From ‘Power Rangers’ villain to powerhouse entrepreneur
By LA Stories Staff
PUBLISHED 5:00 AM PT May. 23, 2022
As the character Vypra on the hit series “Power Rangers: Light Force,” Jennifer Yen played the villain who wanted to take down the Power Rangers.
However, in real life, Yen was struggling to find self-confidence in herself due to skin issues from wearing heavy makeup while filming for the show. Frustrated with trying techniques and products that didn’t work for her, she drew upon her Chinese roots, looking to her grandmothers for help.
In this episode of “LA Stories,” Yen explains to host Giselle Fernandez how her grandmothers used natural remedies such as soy milk, white tea and blue lotus flower to help with her skin during her upbringing.
“My grandmothers, they never had these crazy beauty regimens that we all know today,” Yen said. “They were very simple, and they used foods a lot as a healing sort of from the inside out.”
The experience led Yen to give up her budding acting career to create her first skin care line called Purlisse. She used natural ingredients just like her grandmothers did. Following some investors’ advice, Yen went with a French-sounding name and classic branding in hopes of selling her products to the masses — thinking that if the brand looked “too Asian,” it wouldn’t sell.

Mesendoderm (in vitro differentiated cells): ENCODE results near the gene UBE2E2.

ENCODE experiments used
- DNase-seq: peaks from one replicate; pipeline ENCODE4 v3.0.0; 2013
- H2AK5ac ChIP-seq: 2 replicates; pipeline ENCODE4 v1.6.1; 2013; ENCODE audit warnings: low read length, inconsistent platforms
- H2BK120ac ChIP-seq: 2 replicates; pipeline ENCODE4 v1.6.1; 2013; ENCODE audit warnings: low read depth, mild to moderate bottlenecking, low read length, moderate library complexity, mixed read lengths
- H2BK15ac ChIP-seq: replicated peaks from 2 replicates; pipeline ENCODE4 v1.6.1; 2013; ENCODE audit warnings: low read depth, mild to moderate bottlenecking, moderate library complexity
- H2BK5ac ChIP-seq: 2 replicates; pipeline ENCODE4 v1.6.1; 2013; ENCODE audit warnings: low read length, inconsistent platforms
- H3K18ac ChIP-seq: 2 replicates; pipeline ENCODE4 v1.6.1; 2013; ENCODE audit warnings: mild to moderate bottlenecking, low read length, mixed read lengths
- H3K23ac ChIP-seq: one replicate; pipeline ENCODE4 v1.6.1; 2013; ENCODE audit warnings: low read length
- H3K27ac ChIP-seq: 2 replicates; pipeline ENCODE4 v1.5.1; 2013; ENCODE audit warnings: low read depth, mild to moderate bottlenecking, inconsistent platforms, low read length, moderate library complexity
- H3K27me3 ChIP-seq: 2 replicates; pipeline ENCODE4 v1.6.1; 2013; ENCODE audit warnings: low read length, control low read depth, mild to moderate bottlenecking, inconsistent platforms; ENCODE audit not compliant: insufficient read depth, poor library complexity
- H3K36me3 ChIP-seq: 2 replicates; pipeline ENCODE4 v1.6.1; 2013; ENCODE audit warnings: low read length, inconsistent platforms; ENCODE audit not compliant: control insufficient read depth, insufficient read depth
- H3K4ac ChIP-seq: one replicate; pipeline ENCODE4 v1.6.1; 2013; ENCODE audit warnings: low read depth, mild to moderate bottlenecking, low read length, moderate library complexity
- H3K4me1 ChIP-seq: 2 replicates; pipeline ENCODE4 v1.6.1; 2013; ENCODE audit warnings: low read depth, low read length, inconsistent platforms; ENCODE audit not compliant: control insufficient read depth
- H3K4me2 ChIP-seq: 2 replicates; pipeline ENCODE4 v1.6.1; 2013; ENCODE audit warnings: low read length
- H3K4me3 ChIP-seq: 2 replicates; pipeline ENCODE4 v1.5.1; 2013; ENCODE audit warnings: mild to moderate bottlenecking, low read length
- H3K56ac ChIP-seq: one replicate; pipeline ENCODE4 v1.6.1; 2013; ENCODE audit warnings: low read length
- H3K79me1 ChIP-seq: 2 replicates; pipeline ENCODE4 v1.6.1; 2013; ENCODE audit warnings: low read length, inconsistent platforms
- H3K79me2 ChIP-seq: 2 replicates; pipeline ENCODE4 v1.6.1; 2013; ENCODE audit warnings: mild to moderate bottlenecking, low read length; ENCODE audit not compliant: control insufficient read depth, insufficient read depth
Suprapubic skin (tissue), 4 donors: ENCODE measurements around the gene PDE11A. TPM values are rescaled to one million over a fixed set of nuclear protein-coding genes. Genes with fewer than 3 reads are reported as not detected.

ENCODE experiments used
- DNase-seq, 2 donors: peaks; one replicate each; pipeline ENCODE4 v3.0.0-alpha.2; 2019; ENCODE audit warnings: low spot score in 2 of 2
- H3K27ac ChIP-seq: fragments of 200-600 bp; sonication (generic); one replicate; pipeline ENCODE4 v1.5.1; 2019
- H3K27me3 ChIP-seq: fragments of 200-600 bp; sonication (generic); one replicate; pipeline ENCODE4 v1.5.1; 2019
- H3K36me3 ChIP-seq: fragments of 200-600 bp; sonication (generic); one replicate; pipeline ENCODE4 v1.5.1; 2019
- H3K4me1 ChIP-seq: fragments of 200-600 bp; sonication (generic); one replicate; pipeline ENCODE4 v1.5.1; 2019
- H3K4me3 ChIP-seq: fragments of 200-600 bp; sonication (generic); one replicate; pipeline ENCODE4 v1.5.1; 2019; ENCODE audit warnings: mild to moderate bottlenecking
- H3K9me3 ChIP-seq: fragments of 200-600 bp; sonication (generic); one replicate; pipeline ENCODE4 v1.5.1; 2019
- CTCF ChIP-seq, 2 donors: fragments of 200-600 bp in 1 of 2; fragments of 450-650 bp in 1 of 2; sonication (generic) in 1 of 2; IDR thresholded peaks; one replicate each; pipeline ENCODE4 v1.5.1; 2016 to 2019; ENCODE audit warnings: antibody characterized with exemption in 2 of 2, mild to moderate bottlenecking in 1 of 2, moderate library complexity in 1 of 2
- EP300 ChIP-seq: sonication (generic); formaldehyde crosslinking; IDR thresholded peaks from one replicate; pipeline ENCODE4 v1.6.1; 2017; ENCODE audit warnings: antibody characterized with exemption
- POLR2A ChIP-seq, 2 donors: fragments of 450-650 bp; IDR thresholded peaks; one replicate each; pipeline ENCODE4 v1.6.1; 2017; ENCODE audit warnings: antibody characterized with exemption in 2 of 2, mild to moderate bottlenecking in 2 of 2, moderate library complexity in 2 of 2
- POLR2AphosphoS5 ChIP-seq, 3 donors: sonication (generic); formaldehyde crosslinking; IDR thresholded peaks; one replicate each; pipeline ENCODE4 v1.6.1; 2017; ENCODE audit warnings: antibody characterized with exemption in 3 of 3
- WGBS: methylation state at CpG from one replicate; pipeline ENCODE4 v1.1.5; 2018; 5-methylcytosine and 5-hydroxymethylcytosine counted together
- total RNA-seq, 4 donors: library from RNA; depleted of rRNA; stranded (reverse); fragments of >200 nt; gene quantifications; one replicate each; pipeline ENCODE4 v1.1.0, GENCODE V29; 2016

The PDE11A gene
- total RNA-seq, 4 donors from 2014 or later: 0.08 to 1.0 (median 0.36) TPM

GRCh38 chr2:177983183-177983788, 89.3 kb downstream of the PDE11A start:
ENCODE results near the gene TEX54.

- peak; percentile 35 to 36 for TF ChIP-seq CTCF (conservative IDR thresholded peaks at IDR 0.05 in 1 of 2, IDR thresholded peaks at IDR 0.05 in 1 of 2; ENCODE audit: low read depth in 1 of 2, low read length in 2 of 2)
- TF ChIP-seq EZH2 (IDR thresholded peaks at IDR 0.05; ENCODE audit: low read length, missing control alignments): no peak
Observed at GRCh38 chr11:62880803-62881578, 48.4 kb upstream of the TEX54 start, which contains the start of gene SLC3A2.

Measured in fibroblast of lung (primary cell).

After years of being rejected by investors and almost finding herself homeless, the brand became successful. However, initial feedback was that the brand “wasn’t Asian enough,” that the brand did not reflect Yen at all.
The lesson learned was to “be truly authentic to who you are, because that’s what makes you unique,” Yen explained.
Yen went on to create a second cosmetic and skin care line called Yensa. This time, she celebrated her Asian heritage, giving the brand an Asian name and branding while infusing the superfoods that her ancestors have been using for centuries to help heal.
Now that Yen has found success, she hopes to inspire other women in business to continue to fight for whatever dream it is they’re chasing.
“I think that one thing that people should realize is there’s no shortcut to success. You literally have to suffer through the process.”